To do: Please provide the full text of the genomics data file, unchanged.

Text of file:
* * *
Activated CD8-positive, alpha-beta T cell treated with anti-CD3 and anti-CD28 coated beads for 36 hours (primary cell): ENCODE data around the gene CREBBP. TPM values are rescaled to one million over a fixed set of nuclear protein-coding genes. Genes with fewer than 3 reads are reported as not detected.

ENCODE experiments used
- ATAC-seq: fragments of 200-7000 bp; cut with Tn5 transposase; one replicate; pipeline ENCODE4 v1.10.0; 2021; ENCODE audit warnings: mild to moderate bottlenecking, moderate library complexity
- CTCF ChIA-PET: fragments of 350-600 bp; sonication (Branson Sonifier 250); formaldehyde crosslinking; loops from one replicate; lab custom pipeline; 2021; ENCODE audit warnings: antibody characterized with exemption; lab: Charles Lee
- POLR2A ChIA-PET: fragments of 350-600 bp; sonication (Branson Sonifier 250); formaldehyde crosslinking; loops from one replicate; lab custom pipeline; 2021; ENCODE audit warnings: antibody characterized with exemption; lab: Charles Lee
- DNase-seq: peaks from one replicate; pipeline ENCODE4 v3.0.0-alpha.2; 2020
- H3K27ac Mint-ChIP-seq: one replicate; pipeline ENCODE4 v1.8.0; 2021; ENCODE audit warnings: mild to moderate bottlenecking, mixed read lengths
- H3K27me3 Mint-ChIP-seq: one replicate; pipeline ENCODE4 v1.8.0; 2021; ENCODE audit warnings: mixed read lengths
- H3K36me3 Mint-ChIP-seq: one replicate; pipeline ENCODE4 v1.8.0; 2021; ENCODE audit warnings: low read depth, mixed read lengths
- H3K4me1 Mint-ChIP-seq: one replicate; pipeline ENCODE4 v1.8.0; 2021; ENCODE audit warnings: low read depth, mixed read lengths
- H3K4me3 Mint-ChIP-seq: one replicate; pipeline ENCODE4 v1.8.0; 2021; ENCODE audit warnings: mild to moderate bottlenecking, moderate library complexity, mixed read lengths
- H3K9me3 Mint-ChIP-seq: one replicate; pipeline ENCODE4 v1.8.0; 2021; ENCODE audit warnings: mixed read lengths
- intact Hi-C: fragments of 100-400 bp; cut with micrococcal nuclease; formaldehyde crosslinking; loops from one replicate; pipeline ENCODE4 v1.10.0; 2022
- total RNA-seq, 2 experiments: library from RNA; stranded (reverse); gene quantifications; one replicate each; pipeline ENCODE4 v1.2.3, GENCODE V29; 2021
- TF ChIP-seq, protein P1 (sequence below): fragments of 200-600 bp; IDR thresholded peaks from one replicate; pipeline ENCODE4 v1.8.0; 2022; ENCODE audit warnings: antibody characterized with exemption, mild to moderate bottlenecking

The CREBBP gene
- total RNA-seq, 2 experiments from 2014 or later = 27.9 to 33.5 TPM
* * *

Activated CD8-positive, alpha-beta T cell treated with anti-CD3 and anti-CD28 coated beads for 36 hours (primary cell): ENCODE data around the gene CREBBP. TPM values are rescaled to one million over a fixed set of nuclear protein-coding genes. Genes with fewer than 3 reads are reported as not detected.

ENCODE experiments used
- ATAC-seq: fragments of 200-7000 bp; cut with Tn5 transposase; one replicate; pipeline ENCODE4 v1.10.0; 2021; ENCODE audit warnings: mild to moderate bottlenecking, moderate library complexity
- CTCF ChIA-PET: fragments of 350-600 bp; sonication (Branson Sonifier 250); formaldehyde crosslinking; loops from one replicate; lab custom pipeline; 2021; ENCODE audit warnings: antibody characterized with exemption; lab: Charles Lee
- POLR2A ChIA-PET: fragments of 350-600 bp; sonication (Branson Sonifier 250); formaldehyde crosslinking; loops from one replicate; lab custom pipeline; 2021; ENCODE audit warnings: antibody characterized with exemption; lab: Charles Lee
- DNase-seq: peaks from one replicate; pipeline ENCODE4 v3.0.0-alpha.2; 2020
- H3K27ac Mint-ChIP-seq: one replicate; pipeline ENCODE4 v1.8.0; 2021; ENCODE audit warnings: mild to moderate bottlenecking, mixed read lengths
- H3K27me3 Mint-ChIP-seq: one replicate; pipeline ENCODE4 v1.8.0; 2021; ENCODE audit warnings: mixed read lengths
- H3K36me3 Mint-ChIP-seq: one replicate; pipeline ENCODE4 v1.8.0; 2021; ENCODE audit warnings: low read depth, mixed read lengths
- H3K4me1 Mint-ChIP-seq: one replicate; pipeline ENCODE4 v1.8.0; 2021; ENCODE audit warnings: low read depth, mixed read lengths
- H3K4me3 Mint-ChIP-seq: one replicate; pipeline ENCODE4 v1.8.0; 2021; ENCODE audit warnings: mild to moderate bottlenecking, moderate library complexity, mixed read lengths
- H3K9me3 Mint-ChIP-seq: one replicate; pipeline ENCODE4 v1.8.0; 2021; ENCODE audit warnings: mixed read lengths
- intact Hi-C: fragments of 100-400 bp; cut with micrococcal nuclease; formaldehyde crosslinking; loops from one replicate; pipeline ENCODE4 v1.10.0; 2022
- total RNA-seq, 2 experiments: library from RNA; stranded (reverse); gene quantifications; one replicate each; pipeline ENCODE4 v1.2.3, GENCODE V29; 2021
- TF ChIP-seq, protein P1 (sequence below): fragments of 200-600 bp; IDR thresholded peaks from one replicate; pipeline ENCODE4 v1.8.0; 2022; ENCODE audit warnings: antibody characterized with exemption, mild to moderate bottlenecking

The CREBBP gene
- total RNA-seq, 2 experiments from 2014 or later = 27.9 to 33.5 TPM